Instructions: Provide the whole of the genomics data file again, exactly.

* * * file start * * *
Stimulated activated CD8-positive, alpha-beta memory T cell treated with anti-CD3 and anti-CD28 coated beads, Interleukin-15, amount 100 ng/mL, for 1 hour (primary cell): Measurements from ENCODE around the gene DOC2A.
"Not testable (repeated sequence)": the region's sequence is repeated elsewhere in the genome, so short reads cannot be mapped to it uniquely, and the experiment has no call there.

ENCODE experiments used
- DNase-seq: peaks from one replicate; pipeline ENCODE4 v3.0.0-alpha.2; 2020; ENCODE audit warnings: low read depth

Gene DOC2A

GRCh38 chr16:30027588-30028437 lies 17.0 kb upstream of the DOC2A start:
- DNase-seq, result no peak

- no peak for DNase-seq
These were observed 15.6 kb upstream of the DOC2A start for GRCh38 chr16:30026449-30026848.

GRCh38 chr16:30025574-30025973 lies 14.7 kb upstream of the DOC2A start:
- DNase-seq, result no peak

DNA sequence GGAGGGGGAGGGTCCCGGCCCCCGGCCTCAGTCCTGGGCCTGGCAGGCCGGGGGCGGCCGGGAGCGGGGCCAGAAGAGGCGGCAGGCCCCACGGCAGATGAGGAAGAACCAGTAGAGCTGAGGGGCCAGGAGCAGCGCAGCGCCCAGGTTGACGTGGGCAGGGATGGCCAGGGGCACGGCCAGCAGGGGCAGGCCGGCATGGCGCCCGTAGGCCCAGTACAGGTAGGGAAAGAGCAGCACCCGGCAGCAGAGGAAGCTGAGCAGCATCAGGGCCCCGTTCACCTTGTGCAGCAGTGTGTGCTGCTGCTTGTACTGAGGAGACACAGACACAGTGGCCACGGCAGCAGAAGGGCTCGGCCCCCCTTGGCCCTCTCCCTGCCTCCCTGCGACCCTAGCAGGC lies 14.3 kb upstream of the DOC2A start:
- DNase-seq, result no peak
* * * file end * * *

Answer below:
Stimulated activated CD8-positive, alpha-beta memory T cell treated with anti-CD3 and anti-CD28 coated beads, Interleukin-15, amount 100 ng/mL, for 1 hour (primary cell): Measurements from ENCODE around the gene DOC2A.
"Not testable (repeated sequence)": the region's sequence is repeated elsewhere in the genome, so short reads cannot be mapped to it uniquely, and the experiment has no call there.

ENCODE experiments used
- DNase-seq: peaks from one replicate; pipeline ENCODE4 v3.0.0-alpha.2; 2020; ENCODE audit warnings: low read depth

Gene DOC2A

GRCh38 chr16:30027588-30028437 lies 17.0 kb upstream of the DOC2A start:
- DNase-seq, result no peak

- no peak for DNase-seq
These were observed 15.6 kb upstream of the DOC2A start for GRCh38 chr16:30026449-30026848.

GRCh38 chr16:30025574-30025973 lies 14.7 kb upstream of the DOC2A start:
- DNase-seq, result no peak

DNA sequence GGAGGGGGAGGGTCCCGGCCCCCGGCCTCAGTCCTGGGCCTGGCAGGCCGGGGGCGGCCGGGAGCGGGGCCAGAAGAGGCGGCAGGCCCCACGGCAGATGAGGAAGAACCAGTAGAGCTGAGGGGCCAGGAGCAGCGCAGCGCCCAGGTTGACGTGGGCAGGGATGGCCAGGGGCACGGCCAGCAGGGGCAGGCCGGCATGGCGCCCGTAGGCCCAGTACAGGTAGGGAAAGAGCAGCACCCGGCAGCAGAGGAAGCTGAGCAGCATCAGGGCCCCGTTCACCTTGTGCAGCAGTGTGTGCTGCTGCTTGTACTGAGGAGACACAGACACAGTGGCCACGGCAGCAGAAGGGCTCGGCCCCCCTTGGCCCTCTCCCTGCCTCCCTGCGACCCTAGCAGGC lies 14.3 kb upstream of the DOC2A start:
- DNase-seq, result no peak